Ben Bredeson on chemistry on Michigan's offensive line. Angelique S. Chengelis, The Detroit News
Ann Arbor – Michigan offensive lineman Ben Bredeson shrugged and said he doesn’t mind that a video was posted from a recent practice showing freshman Aubrey Solomon dismantling him on a play.
Solomon made the tackle for loss, and Bredeson moved on to the next play.
“Happens,” Bredeson said Friday night after the team practiced at Michigan Stadium. “He’s a big, strong kid. We’re glad to have him on our team. He got me. It’s part of the game. You get beat once in a while. We trade shots every day. We’re taking a lot of reps against each other, so I win some, he wins some. It goes back and forth.”
Injured offensive lineman Grant Newsome, who is redshirting this year while he recovers from a devastating knee injury suffered last season, joked with reporters on Friday as he left Schembechler Hall that they should keep reminding Bredeson of the play. All season.
That’s an indication of what Bredeson described, a closeness in a position group that has had daily competition as the coaches determine the best starting five. They are able to joke around with each other, no feelings hurt, and they’re able to compete hard against each other as they work to replace three starting offensive linemen from last year.
“We’re just one big happy family out there,” Bredeson said. “Everybody loves each other. We hang out outside of football all the time. We’re a good group of guys. We all hang out together, the entire offensive line.”
While nothing has been made official, Bredeson likely will start at left guard, where he finished last season, and Mason Cole will move back to left tackle, where he started the first two seasons before moving to center last year, Patrick Kugler will start at center, Michael Onwenu at right guard and Jon Runyan Jr. or Juwann Bushell-Beatty at right tackle.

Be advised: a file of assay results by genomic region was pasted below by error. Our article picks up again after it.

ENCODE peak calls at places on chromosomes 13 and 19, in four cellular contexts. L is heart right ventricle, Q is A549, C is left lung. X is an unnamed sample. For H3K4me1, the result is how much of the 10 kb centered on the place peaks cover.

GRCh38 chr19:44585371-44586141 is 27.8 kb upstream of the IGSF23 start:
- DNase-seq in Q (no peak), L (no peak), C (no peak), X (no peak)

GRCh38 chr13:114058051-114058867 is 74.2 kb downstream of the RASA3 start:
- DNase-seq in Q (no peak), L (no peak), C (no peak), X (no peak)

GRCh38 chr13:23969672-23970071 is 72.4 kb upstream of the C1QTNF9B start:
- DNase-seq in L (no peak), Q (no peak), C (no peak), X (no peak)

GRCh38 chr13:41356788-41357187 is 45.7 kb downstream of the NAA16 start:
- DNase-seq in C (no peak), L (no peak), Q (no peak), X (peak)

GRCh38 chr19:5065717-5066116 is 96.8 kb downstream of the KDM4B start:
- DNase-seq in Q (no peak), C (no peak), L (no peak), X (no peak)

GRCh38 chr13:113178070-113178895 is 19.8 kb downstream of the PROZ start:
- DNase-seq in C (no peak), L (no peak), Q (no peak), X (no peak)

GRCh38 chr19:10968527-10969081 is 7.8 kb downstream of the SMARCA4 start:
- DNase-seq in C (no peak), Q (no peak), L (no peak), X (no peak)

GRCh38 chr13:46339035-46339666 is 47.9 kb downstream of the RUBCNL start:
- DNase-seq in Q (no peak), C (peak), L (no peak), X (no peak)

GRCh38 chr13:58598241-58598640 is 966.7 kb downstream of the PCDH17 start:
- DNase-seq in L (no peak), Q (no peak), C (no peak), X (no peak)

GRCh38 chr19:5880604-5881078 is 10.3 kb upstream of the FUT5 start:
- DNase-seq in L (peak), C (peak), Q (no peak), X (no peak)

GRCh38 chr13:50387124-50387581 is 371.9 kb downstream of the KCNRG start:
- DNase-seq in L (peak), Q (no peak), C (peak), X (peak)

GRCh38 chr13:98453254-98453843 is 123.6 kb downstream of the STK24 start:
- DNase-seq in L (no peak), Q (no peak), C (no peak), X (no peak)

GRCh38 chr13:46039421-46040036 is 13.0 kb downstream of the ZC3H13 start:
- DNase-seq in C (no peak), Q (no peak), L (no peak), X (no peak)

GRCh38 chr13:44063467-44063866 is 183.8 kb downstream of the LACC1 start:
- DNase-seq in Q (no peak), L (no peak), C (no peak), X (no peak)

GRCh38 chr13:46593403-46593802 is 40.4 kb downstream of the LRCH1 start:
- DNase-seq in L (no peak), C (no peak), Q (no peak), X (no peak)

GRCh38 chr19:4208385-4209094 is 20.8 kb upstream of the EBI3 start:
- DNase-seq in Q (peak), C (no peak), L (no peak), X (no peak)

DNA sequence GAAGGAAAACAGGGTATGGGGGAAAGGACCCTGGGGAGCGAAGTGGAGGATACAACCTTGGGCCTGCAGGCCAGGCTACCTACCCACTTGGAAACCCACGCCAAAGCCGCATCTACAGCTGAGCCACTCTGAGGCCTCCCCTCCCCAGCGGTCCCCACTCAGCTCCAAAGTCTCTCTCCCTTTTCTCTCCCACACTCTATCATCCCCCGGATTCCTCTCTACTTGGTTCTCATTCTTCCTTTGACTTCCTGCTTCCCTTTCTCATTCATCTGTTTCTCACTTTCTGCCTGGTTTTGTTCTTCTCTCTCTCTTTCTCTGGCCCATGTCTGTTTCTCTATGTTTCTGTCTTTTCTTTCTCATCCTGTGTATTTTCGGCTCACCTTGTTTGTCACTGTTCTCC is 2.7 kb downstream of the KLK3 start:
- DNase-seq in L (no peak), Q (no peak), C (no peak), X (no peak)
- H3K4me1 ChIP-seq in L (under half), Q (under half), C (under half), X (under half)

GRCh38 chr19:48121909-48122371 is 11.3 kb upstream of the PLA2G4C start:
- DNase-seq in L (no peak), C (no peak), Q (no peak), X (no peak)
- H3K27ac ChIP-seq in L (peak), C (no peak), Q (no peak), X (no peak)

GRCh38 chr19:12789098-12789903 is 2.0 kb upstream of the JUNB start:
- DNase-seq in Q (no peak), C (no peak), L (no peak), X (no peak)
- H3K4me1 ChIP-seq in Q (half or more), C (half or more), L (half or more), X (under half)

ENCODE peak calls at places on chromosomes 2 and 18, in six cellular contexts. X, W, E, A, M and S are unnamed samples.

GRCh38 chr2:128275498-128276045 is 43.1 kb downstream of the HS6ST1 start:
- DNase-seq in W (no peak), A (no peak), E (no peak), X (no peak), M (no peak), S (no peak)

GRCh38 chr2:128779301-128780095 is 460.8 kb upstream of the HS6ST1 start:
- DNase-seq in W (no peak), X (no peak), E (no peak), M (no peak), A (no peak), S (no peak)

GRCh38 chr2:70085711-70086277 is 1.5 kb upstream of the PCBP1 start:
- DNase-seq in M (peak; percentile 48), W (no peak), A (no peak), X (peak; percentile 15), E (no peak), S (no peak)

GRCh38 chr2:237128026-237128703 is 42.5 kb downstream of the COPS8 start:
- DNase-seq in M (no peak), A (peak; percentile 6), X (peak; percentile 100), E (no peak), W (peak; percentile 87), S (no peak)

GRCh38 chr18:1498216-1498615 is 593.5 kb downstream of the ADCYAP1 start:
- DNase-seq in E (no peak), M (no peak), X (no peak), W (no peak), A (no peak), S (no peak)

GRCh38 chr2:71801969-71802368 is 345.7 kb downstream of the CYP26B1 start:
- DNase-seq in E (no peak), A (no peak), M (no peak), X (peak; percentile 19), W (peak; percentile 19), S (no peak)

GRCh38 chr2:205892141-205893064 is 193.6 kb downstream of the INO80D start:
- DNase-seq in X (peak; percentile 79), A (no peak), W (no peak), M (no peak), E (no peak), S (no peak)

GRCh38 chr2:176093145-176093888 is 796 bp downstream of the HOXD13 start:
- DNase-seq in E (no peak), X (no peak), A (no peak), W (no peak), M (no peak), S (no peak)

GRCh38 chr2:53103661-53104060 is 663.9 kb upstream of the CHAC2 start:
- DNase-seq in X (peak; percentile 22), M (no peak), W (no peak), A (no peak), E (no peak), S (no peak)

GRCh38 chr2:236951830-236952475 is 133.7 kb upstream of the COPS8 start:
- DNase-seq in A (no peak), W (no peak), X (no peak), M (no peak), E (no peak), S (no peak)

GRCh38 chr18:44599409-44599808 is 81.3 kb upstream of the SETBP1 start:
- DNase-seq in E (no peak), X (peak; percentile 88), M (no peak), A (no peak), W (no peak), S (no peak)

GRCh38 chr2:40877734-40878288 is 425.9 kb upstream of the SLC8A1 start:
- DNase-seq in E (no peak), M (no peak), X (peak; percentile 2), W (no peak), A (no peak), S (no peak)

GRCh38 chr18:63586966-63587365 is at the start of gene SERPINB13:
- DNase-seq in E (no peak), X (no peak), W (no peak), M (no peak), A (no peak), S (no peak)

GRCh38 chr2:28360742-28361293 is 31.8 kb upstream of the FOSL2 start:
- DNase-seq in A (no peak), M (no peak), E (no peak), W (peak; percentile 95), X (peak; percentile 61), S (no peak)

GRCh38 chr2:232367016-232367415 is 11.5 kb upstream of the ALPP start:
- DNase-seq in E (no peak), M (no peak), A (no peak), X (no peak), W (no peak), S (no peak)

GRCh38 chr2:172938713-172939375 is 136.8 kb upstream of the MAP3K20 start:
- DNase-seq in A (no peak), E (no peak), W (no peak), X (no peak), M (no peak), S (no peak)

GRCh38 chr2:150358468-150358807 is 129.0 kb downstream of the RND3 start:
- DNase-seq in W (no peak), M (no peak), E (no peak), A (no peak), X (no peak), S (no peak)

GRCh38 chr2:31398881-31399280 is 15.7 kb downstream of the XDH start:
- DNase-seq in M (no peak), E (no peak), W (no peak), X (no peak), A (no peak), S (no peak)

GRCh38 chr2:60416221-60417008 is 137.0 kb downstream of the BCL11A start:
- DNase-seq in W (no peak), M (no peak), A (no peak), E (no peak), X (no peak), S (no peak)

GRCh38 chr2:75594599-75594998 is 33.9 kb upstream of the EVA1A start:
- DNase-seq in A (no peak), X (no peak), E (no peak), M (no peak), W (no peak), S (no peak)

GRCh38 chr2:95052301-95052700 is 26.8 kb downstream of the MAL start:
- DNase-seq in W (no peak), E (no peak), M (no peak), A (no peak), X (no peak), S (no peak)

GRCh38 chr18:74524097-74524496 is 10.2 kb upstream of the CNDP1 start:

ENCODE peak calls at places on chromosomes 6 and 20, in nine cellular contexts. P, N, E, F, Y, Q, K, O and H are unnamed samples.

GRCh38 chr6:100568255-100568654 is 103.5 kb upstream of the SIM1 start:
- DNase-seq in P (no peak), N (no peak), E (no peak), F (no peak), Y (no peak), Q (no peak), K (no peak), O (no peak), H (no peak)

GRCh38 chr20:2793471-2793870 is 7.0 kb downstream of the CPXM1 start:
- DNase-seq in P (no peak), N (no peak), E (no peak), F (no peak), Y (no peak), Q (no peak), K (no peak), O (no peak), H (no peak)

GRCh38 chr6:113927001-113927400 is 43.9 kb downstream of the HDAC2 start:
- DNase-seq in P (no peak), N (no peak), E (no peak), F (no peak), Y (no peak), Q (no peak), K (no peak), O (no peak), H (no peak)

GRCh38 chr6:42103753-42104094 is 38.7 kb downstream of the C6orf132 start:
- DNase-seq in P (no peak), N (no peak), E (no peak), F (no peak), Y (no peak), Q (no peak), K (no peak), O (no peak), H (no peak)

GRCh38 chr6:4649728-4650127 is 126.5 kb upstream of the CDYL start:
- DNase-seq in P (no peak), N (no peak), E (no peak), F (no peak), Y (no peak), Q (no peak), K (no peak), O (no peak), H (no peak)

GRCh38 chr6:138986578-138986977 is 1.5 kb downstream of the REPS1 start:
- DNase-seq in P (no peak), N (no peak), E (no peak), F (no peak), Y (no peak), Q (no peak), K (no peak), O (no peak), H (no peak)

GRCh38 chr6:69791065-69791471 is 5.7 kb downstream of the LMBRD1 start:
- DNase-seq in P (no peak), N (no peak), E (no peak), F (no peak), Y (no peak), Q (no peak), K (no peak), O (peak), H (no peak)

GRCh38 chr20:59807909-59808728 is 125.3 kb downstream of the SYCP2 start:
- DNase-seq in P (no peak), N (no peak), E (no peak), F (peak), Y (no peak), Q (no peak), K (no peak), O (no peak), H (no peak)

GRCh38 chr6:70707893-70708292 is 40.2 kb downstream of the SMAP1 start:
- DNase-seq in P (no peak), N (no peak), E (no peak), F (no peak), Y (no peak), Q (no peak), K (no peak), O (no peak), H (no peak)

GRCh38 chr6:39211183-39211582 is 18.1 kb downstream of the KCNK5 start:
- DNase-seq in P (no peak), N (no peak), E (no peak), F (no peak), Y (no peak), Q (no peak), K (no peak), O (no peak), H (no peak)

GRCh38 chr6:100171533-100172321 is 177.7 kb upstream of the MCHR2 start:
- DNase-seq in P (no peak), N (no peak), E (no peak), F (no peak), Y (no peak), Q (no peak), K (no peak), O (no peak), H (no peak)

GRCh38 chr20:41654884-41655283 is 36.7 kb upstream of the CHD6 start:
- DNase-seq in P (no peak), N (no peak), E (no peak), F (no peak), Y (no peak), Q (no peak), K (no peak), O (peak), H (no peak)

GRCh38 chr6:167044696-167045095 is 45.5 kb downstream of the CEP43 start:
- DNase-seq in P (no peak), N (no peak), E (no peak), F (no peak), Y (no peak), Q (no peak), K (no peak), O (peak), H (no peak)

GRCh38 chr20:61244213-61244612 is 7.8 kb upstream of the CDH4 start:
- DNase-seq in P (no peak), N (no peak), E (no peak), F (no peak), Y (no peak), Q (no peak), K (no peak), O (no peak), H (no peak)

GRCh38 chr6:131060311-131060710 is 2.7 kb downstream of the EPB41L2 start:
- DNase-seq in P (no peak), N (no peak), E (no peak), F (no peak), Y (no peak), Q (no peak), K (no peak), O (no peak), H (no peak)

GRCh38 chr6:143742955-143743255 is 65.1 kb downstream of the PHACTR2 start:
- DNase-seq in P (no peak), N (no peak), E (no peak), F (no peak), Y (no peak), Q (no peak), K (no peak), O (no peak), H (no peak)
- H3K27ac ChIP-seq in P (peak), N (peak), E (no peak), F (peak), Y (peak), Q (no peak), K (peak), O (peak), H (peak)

The lineman have said throughout camp that offensive line coaches Tim Drevno and Greg Frey have made a point to rotate the players through different positions to make certain each is comfortable at multiple spots on the line.
That has helped the offensive line develop chemistry, vital for the position group.
“There’s always cohesion,” Bredeson said. “If you’re a first-string guy, you might be, during practice and individual, doing combinations with second-string guys so that you know how everybody plays with each other. That’s helped.
“From the past year, from what I’ve seen, the cohesion across the board has skyrocketed, so we’ve been able to play next to the guys that you’re not technically on the same string with, but you’ve taken so many reps with them it doesn’t matter at all.”
Michigan’s skill players on offense have said since this summer that this will be a more athletic, quicker offense. That goes for the offensive line, as well.
That has come from recruiting, coaching and player development from coach Jim Harbaugh and his staff.
“I would say so,” Bredeson said, when asked if the line is more athletic. “I think we definitely have gotten more athletic, we’re moving a lot better. Nature of things, the way the guys are this year, the way we’re all in shape. It’s helped a lot. We’re a more athletic unit.”
And that goes for him, too. The video with Solomon is one snapshot. Bredeson said he has continued to improve his game since spring practice.
Players often speak of the game slowing down for them. That’s a sign of having a better knowledge of all phases of the game, which allows them to think less and perform at a higher level.
That’s where Bredeson said he is now.
“That comes with experience with game-snaps played,” he said. “You kind of learn the tempos, how things go, you’re able to anticipate the way linebackers and defensive linemen are going to move, so you start picking up on things, little cues. It helps knowing pre-snap where everybody should be going. It helps the game slow down from there.”